Icebreaker

Hold Your Applause



The violin teases like a movie soundtrack — a tense, curious statement that leads to an ominous but mercurial dialogue with the accompanying cello and piano that insist you avoid complacency. A film buff might quickly think Eyes Wide Shut or The Shining. However, Benjamin Lees’ Piano Trio No. 2, or Silent Voices, has a deeper, longer-lasting purpose: to ensure listeners remember those whose voices were forever stilled by pogroms and genocides of the Holocaust.

“When I was writing the piece, it occurred to me that these were people in bunks who ended up in the gas chambers — living, breathing people with families and voices. Now those voices are silent. That’s when I decided it would be called Silent Voices,” Lees says from his Palm Springs home. “From that point on, writing was like trying to control an object. It became a very emotional piece.”

Commissioned by the U.S. Holocaust Memorial Museum in Washington, D.C., and premiered in 1998, the single-movement composition delivers an indelible narrative with intense drama — reaching strings and rumbling keys that punctuate the experience, the grief, and the enduring aftermath. The 14-minute piece dies quietly, with a graceful dignity that bespeaks its composer. “After you listen to it, you’re drained,” Lees says.

If you’re in the audience, you question whether to applaud when the piece trails into silence. You don’t want to break the powerful spell. After a performance in Pennsylvania — where “a strange applause” followed — the audience was asked if they’d like to hear it again with no applause. “The effect was so overwhelming,” says Lees, whose Symphony No. 5 was nominated for a 2004 Grammy Award for best contemporary composition.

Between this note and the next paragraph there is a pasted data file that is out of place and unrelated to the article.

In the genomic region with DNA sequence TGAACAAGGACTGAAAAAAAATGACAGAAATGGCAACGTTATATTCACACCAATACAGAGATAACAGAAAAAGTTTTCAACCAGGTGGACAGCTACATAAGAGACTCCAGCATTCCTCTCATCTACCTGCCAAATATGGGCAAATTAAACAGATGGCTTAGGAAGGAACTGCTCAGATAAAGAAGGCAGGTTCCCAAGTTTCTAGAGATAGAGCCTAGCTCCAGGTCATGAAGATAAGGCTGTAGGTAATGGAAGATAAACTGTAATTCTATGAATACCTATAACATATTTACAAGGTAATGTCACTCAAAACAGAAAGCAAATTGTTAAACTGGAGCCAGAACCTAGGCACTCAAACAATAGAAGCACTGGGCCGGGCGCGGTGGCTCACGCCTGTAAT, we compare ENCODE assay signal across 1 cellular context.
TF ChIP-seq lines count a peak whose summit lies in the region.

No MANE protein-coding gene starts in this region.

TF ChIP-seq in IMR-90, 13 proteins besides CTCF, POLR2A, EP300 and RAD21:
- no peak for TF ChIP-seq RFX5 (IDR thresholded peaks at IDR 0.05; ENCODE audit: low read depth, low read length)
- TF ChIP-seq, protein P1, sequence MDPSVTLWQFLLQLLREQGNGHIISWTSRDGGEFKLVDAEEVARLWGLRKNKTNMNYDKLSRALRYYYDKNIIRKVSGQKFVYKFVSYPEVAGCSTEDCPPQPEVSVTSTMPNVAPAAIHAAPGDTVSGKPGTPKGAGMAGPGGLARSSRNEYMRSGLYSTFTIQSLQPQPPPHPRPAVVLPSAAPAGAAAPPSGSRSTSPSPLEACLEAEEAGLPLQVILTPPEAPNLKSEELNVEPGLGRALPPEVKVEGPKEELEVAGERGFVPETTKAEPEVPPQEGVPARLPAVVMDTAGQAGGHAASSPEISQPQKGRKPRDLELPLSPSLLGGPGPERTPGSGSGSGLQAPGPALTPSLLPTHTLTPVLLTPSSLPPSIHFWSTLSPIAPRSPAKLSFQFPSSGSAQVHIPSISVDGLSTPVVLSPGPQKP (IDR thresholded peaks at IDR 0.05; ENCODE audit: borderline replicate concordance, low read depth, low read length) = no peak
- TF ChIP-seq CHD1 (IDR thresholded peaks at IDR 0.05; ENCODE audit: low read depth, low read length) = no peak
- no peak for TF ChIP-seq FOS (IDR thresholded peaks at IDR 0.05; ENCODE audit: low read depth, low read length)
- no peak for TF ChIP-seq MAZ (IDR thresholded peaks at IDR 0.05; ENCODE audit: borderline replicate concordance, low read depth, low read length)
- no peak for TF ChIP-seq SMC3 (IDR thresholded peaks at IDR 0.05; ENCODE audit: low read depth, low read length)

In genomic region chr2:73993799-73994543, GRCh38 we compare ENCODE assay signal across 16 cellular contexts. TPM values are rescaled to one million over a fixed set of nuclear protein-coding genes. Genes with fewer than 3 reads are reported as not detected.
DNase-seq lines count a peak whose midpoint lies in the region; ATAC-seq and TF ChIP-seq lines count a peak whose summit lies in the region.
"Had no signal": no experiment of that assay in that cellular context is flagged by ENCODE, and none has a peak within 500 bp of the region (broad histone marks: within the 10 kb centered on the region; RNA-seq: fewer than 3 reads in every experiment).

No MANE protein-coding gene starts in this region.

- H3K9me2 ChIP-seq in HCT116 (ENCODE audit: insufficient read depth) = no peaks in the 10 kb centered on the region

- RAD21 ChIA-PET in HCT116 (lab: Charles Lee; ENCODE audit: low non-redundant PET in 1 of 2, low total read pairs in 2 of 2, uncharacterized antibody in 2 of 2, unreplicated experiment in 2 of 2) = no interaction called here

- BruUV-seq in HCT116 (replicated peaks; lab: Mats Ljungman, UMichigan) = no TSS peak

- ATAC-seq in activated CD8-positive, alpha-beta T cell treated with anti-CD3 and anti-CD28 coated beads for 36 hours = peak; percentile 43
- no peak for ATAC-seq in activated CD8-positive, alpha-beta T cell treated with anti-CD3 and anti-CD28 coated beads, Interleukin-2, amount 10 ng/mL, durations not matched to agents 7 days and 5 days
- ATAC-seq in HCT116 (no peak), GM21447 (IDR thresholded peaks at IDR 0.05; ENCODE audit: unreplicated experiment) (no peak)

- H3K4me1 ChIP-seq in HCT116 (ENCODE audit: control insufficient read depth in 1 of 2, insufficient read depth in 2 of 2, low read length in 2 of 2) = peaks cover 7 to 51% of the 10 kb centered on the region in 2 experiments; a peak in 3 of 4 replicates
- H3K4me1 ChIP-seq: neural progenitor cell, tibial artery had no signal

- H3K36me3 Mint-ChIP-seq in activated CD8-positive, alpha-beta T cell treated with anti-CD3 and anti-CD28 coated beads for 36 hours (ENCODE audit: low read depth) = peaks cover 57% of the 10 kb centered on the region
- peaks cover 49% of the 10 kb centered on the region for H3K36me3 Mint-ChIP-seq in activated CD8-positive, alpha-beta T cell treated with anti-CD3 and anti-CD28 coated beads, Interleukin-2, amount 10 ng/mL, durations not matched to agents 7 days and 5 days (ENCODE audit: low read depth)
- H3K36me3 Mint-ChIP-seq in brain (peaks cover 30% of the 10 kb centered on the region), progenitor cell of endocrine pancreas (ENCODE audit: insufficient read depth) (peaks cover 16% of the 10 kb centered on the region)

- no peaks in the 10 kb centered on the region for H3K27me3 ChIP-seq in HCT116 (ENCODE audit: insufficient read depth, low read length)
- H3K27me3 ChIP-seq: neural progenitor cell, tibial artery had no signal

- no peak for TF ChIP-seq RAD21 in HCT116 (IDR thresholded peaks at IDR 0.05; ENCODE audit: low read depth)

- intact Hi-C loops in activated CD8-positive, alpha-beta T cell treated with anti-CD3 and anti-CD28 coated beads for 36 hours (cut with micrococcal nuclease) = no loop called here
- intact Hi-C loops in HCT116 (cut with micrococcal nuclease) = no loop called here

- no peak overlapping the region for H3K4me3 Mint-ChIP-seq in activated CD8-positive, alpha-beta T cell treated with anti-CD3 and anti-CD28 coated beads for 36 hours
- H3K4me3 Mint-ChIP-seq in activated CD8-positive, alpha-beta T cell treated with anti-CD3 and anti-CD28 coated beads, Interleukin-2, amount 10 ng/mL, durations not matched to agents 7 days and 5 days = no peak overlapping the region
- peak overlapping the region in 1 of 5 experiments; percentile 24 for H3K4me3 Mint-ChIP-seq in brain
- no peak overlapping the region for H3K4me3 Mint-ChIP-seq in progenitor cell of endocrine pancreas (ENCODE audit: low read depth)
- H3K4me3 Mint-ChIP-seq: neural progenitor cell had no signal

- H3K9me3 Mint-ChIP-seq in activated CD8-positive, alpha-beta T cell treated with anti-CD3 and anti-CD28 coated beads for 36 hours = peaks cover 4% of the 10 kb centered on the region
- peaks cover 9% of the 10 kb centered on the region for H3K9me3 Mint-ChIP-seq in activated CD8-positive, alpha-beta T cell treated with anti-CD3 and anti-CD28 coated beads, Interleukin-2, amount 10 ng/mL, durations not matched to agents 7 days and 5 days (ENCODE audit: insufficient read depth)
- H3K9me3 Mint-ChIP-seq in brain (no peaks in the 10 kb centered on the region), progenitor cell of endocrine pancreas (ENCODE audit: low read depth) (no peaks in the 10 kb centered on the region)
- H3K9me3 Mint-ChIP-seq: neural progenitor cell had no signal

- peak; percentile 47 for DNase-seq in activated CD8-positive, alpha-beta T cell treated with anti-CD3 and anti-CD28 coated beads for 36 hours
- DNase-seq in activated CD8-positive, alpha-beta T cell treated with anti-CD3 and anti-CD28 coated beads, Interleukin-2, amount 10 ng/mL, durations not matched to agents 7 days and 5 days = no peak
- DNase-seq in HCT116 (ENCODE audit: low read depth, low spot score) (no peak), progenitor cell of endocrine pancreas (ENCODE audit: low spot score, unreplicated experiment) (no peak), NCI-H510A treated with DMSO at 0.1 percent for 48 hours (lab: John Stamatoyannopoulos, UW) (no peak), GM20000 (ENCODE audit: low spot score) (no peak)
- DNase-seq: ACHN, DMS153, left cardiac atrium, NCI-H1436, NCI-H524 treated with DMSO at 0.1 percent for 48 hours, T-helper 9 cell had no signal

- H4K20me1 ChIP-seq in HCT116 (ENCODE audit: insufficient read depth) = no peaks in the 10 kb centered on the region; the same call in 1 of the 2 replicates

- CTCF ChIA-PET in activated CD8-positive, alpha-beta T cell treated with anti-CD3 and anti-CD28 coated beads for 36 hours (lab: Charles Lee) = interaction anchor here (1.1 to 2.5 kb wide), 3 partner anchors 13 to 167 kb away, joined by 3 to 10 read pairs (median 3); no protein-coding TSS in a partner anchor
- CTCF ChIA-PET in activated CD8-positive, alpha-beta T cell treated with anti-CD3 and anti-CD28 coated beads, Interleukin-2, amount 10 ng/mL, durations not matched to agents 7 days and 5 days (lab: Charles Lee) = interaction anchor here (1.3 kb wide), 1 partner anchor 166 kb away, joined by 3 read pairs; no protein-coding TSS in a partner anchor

When the Arman Trio — the group that premiered Silent Voices in New York in 2000 — performs the piece June 24 at Wigmore Hall in London, the audience might be asked to withhold its applause. It befits the intimate nature of this chamber ensemble, connecting the musicians and the audience in nontraditional fashion. “I am not quite certain yet if I will ask the London audience to withhold its applause,” Lees says. “Perhaps I will rely on the powerful ending to make the decision for the listeners.”

Lees, 81, started piano lessons at age 5 and composing music at 15. In 1954, the NBC Orchestra performed his work on a national broadcast. With Guggenheim and Fulbright fellowships on his resume, he spent the 1960s and ’70s teaching at Peabody Conservatory of Music, Manhattan School of Music, and Julliard School of Music.  He recently composed String Quartet No. 6, a commission from the Cypress String Quartet of San Francisco that will  premiere in December.

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